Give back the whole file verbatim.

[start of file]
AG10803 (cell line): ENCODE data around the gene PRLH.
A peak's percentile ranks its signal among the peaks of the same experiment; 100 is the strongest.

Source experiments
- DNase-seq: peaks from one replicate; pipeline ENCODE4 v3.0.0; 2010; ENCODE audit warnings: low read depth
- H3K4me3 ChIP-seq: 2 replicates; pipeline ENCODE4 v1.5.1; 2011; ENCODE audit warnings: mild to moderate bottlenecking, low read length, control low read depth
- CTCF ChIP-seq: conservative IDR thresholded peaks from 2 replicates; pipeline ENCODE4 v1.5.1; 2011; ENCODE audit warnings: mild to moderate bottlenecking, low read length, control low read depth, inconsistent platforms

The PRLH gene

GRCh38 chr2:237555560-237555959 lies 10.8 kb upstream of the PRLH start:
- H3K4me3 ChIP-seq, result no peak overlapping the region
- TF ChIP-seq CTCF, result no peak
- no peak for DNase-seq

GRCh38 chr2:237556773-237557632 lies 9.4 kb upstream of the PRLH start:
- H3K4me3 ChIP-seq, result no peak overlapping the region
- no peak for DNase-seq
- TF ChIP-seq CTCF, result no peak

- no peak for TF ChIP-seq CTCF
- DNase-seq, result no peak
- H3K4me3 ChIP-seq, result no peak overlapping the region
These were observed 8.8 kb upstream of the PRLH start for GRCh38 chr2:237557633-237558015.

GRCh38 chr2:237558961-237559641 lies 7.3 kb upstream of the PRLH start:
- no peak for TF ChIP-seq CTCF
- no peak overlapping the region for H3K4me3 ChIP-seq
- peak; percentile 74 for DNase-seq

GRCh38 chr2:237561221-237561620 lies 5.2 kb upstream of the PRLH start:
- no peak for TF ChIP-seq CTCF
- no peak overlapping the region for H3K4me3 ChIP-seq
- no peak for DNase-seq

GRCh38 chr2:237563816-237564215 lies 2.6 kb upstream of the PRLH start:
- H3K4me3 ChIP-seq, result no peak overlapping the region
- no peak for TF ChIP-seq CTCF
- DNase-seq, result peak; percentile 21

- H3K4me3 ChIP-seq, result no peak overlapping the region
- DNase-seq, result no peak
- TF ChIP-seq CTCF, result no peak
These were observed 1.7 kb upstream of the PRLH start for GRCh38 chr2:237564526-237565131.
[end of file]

AG10803 (cell line): ENCODE data around the gene PRLH.
A peak's percentile ranks its signal among the peaks of the same experiment; 100 is the strongest.

Source experiments
- DNase-seq: peaks from one replicate; pipeline ENCODE4 v3.0.0; 2010; ENCODE audit warnings: low read depth
- H3K4me3 ChIP-seq: 2 replicates; pipeline ENCODE4 v1.5.1; 2011; ENCODE audit warnings: mild to moderate bottlenecking, low read length, control low read depth
- CTCF ChIP-seq: conservative IDR thresholded peaks from 2 replicates; pipeline ENCODE4 v1.5.1; 2011; ENCODE audit warnings: mild to moderate bottlenecking, low read length, control low read depth, inconsistent platforms

The PRLH gene

GRCh38 chr2:237555560-237555959 lies 10.8 kb upstream of the PRLH start:
- H3K4me3 ChIP-seq, result no peak overlapping the region
- TF ChIP-seq CTCF, result no peak
- no peak for DNase-seq

GRCh38 chr2:237556773-237557632 lies 9.4 kb upstream of the PRLH start:
- H3K4me3 ChIP-seq, result no peak overlapping the region
- no peak for DNase-seq
- TF ChIP-seq CTCF, result no peak

- no peak for TF ChIP-seq CTCF
- DNase-seq, result no peak
- H3K4me3 ChIP-seq, result no peak overlapping the region
These were observed 8.8 kb upstream of the PRLH start for GRCh38 chr2:237557633-237558015.

GRCh38 chr2:237558961-237559641 lies 7.3 kb upstream of the PRLH start:
- no peak for TF ChIP-seq CTCF
- no peak overlapping the region for H3K4me3 ChIP-seq
- peak; percentile 74 for DNase-seq

GRCh38 chr2:237561221-237561620 lies 5.2 kb upstream of the PRLH start:
- no peak for TF ChIP-seq CTCF
- no peak overlapping the region for H3K4me3 ChIP-seq
- no peak for DNase-seq

GRCh38 chr2:237563816-237564215 lies 2.6 kb upstream of the PRLH start:
- H3K4me3 ChIP-seq, result no peak overlapping the region
- no peak for TF ChIP-seq CTCF
- DNase-seq, result peak; percentile 21

- H3K4me3 ChIP-seq, result no peak overlapping the region
- DNase-seq, result no peak
- TF ChIP-seq CTCF, result no peak
These were observed 1.7 kb upstream of the PRLH start for GRCh38 chr2:237564526-237565131.